Unread postby HungFist » 16 Mar 2017, 05:13

DVD review

Karate Wars (空手大戦争) (1978)

One of the few Japanese karate films made by some other studio than Toei, in this case, Shochiku. The film's production background is actually more interesting than the movie itself. The film was produced by Ikki Kajiwara, the author of the comic books Karate Kiba and Karate for Life, which Toei had made into feature films with Sonny Chiba. It was intended as a starring project for Kajiwara's brother Hisao Maki, who was a student of Masutatsu Oyama. The film failed to make Maki a star (for very obvious reasons) but he would later contribute to cinema as a screenwriter and novelist (e.g. Takashi Miike's Big Bang Love, Juvenile A)

The film was shot in Japan, Hong Kong and Thailand, utilizing many local martial artists. It's also spoken in various languages, including Japanese, English, Chinese and Thai. Unfortunately it's a pretty poor film with an unremarkable storyline about a Japanese martial artist (Maki) who convinced to travel to Hong Kong and Thailand where he fights local fighters. It takes about half an hour before anything happens, but once the film moves to foreign locations it picks up some pace and remains watchable enough thanks to a steady delivery of action. Most of the fights happen when Maki is ambushed time after another on the streets.

Maki is amusingly wooden in the lead role, especially as an actor. His fights suffer from the Steven Seagal syndrome where he barely needs to do anything but walk around and the opponents drop dead. Although there is certain realism to the fight moves, he looks surprisingly slow compared to the likes of Sonny Chiba. While martial arts aficionados may get something out of it, the film is solely lacking in the fun department.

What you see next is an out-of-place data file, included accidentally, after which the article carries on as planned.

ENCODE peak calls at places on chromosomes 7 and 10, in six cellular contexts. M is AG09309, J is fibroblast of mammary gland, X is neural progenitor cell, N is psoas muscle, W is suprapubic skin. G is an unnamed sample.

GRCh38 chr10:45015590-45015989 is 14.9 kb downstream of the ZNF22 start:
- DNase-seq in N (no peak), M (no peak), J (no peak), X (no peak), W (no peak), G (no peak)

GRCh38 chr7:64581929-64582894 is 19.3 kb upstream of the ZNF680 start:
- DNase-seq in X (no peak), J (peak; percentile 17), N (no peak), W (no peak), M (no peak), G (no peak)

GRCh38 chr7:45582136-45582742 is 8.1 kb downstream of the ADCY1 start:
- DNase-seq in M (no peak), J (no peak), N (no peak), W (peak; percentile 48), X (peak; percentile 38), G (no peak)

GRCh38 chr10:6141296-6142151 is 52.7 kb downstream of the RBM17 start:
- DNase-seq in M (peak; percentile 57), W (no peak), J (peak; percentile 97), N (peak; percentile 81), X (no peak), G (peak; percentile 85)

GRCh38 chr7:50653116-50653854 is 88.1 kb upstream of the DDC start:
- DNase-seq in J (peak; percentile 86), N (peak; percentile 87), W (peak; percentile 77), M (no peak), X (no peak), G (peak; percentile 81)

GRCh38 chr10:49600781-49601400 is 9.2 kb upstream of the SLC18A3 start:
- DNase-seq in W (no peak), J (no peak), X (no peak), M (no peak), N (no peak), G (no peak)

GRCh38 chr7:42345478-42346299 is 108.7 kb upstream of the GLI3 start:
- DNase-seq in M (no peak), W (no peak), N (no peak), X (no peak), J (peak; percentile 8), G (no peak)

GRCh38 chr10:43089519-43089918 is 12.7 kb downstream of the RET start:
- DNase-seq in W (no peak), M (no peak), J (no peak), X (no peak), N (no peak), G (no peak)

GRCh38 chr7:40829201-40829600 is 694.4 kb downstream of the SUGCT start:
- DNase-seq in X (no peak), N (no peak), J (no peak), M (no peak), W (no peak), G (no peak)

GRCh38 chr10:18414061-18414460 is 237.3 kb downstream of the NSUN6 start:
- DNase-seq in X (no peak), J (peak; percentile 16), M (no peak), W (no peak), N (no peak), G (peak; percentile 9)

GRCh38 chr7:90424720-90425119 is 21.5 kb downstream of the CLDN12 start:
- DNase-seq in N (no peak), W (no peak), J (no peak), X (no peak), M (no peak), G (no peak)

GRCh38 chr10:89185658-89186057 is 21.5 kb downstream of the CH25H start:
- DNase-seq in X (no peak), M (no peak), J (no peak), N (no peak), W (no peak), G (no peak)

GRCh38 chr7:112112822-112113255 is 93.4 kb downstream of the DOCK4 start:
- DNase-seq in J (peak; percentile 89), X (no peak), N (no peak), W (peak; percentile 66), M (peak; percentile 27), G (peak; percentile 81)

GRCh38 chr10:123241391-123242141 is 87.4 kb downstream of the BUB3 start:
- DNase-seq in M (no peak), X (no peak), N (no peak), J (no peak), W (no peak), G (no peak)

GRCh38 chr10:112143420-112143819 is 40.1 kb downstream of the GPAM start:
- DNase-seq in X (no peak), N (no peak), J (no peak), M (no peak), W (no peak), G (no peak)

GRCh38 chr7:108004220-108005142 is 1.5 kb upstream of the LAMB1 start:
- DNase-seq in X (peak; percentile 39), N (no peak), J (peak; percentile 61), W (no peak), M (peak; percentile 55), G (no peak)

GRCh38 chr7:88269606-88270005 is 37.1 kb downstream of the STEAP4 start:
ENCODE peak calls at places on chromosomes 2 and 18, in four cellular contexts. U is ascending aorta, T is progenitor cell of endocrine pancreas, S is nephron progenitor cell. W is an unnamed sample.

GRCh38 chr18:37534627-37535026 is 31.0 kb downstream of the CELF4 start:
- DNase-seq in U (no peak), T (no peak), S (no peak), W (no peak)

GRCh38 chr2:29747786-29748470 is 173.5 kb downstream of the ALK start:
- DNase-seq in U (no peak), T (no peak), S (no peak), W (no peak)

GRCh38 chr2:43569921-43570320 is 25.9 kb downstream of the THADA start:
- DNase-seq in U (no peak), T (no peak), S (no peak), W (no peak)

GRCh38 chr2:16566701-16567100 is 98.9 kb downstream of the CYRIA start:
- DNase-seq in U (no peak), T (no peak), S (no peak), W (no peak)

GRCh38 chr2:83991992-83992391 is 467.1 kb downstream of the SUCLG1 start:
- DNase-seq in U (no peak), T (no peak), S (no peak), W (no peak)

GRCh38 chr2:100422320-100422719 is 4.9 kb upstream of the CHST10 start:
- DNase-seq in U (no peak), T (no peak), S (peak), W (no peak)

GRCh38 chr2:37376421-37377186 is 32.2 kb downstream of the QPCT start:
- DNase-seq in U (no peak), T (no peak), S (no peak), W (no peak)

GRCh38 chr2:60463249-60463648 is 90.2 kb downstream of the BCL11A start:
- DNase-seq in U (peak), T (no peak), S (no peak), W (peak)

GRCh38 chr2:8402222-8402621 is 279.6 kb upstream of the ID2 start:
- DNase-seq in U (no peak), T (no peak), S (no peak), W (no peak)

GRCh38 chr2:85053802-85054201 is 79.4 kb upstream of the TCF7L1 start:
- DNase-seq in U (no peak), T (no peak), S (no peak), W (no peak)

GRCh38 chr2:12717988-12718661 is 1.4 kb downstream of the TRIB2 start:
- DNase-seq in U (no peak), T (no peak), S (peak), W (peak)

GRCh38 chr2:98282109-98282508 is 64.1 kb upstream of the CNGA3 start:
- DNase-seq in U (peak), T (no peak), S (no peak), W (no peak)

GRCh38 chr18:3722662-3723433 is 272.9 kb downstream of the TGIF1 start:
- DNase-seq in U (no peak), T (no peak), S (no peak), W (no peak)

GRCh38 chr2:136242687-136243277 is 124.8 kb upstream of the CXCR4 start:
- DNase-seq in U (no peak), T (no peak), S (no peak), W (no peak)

The film was set for a R1 DVD release a decade ago but the company went bankrupt before the disc came out. Shochiku released the film on DVD in Japan (without subs) a few years ago.

Yes, this scene is ridiculous. There's a fight after the wrestler tries to hit on Maki's gal.
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Toei villain Nobuo Kaneko in the middle. You know him from films like Battles without Honor and Humanity.
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Maki
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Hong Kong
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Screencap makes this fight look better than it is
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Thailand
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Original trailer & teaser. Masutatsu Oyama
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Ikki Kajiwara (left) and Hisao Maki